Date of Conferral



Doctor of Business Administration (D.B.A.)




Jaime Klein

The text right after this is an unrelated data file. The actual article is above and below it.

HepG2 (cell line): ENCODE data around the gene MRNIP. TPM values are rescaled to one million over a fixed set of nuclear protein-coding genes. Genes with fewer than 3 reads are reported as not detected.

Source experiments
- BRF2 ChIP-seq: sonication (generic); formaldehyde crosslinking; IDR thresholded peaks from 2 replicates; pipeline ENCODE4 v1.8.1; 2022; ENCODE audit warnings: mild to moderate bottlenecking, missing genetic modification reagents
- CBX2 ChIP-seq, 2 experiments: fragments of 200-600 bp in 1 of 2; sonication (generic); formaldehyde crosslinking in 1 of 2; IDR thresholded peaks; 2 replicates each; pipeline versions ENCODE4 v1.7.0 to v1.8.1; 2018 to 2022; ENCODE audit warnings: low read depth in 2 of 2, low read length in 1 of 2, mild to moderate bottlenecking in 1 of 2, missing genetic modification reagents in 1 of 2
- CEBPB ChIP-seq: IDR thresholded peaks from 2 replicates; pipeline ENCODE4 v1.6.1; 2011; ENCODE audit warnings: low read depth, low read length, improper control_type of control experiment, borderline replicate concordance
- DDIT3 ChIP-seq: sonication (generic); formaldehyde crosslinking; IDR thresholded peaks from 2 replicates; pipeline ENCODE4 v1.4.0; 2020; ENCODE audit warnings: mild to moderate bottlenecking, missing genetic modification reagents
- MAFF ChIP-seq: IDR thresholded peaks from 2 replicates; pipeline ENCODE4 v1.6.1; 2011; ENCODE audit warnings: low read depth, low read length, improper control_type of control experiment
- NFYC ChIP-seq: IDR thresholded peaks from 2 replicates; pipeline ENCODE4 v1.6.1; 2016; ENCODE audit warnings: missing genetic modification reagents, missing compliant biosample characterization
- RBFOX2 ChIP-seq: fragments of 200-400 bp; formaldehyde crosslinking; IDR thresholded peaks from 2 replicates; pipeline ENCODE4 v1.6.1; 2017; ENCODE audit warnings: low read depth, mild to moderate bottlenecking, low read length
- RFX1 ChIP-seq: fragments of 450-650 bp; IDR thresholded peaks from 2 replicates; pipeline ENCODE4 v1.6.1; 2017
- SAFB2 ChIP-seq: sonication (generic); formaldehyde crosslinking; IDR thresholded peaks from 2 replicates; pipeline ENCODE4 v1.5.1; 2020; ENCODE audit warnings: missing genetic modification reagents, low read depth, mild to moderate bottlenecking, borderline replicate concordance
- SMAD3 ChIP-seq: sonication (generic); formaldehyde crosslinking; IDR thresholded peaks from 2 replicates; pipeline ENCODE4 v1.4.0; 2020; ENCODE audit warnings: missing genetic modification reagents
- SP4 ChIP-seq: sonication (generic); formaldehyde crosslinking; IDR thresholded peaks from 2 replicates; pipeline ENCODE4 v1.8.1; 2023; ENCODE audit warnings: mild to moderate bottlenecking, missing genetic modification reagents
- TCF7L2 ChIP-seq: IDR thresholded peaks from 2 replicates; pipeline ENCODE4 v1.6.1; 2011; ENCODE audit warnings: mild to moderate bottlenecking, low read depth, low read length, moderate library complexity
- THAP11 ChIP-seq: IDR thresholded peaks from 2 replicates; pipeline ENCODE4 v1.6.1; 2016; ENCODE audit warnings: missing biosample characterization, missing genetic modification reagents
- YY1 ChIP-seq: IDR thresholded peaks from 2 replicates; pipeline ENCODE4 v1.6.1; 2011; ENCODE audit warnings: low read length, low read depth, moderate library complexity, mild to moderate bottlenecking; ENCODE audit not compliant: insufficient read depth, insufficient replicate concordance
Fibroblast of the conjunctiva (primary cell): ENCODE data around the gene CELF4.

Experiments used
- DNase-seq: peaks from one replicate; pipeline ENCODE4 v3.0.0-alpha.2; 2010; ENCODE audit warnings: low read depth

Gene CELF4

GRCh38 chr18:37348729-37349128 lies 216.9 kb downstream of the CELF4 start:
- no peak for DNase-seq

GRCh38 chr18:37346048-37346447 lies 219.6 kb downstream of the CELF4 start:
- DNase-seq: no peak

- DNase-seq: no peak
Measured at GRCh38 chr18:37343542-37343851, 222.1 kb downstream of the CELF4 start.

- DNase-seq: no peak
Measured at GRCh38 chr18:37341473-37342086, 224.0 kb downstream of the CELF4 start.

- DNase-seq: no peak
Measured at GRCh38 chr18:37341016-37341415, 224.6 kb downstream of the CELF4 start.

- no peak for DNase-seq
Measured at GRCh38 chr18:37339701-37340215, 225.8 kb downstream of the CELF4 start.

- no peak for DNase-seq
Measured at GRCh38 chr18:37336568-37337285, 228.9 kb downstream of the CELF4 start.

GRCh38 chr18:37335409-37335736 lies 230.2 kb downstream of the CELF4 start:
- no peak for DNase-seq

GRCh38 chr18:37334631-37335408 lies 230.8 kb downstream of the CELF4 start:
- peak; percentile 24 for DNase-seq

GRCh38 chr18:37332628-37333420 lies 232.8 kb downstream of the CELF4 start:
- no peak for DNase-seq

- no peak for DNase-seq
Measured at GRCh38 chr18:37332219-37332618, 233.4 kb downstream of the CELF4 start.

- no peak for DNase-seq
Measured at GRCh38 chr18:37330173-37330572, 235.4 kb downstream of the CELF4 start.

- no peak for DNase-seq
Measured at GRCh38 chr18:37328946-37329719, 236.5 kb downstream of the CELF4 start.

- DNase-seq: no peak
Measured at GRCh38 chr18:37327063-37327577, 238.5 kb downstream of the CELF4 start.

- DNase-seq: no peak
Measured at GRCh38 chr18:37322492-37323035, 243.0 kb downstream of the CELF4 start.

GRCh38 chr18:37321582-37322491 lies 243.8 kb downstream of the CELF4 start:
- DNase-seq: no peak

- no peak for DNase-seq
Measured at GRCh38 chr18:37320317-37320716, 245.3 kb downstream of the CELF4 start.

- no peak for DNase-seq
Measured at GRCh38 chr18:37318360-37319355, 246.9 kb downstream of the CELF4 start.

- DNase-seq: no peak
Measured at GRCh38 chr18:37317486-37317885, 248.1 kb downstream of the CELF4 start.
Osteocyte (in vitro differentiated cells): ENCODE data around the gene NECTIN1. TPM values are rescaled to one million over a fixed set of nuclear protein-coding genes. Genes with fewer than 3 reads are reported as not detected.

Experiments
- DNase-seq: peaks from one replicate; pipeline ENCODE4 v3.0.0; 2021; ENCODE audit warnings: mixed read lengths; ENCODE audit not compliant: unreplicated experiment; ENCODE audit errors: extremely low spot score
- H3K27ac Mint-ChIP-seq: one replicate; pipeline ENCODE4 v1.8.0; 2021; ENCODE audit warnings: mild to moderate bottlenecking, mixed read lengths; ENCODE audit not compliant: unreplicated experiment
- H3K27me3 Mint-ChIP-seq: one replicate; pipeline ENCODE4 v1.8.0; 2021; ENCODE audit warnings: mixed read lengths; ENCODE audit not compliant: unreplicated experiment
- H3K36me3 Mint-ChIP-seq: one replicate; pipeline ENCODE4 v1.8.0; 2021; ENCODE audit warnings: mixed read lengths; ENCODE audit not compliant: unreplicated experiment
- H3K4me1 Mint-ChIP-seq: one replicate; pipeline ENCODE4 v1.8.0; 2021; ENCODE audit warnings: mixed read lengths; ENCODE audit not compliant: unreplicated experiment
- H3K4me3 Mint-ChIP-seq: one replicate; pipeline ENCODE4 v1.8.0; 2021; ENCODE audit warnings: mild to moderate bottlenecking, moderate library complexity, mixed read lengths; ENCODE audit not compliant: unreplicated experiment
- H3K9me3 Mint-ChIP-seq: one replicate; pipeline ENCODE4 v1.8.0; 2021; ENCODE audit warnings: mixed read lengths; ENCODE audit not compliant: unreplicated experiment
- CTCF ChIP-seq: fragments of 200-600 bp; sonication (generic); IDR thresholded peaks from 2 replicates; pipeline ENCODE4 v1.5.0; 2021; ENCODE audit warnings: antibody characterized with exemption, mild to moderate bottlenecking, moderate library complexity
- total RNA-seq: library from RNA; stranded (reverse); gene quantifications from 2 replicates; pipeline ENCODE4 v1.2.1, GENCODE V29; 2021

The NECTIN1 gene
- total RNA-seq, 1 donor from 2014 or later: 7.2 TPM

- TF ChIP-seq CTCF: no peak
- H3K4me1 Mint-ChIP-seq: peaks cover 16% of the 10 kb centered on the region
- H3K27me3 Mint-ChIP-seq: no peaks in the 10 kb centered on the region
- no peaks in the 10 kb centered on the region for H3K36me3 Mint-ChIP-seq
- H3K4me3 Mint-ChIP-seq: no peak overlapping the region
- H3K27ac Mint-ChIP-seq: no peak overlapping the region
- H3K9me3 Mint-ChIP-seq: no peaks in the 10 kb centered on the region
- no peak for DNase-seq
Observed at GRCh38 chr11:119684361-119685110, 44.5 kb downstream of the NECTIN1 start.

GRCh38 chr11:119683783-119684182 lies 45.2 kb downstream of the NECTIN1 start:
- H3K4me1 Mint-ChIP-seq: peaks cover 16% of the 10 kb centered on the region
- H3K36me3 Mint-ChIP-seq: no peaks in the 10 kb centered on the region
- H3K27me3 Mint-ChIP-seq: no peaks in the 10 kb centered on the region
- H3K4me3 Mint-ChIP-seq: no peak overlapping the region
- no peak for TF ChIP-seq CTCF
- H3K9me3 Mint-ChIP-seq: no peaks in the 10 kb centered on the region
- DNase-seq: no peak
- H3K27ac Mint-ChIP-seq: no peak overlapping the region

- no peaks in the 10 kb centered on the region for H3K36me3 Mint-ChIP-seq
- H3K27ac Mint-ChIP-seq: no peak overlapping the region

Approximately 160,000 assistant project managers in the construction industry willingly left the U.S. labor workforce in 2018. The cost of replacing an employee could amount up to 200% of the departing employee's annual salary for construction companies. Grounded in Herzberg's two-factor theory, the purpose of this qualitative multiple case study was to investigate effective organizational strategies business leaders used to retain skilled assistant project managers. Six participants were senior project managers from construction companies in Manhattan, New York, with more than 10 years of experience in the commercial construction industry. Data came from semistructured interviews and a review of company documents. Yin's 5-step data analysis approach resulted in 3 themes; intrinsic motivation, performance enhancement, and occupational safety. Business leaders could improve intrinsic motivation through job autonomy, simplifying the process, preventing a monotonous work environment, and fair pay. Identified strategies for performance enhancement includes appraisal, job training, reducing work-related stress, and the use of collaborative technology. Safety schemes, such as providing tangible rewards to encourage safety-related practices among employees, could reduce occupational safety. The implication for social change includes the potential for companies' growth, leading to employment opportunities for local community people, reducing undue financial stress, and improving families' standard of living.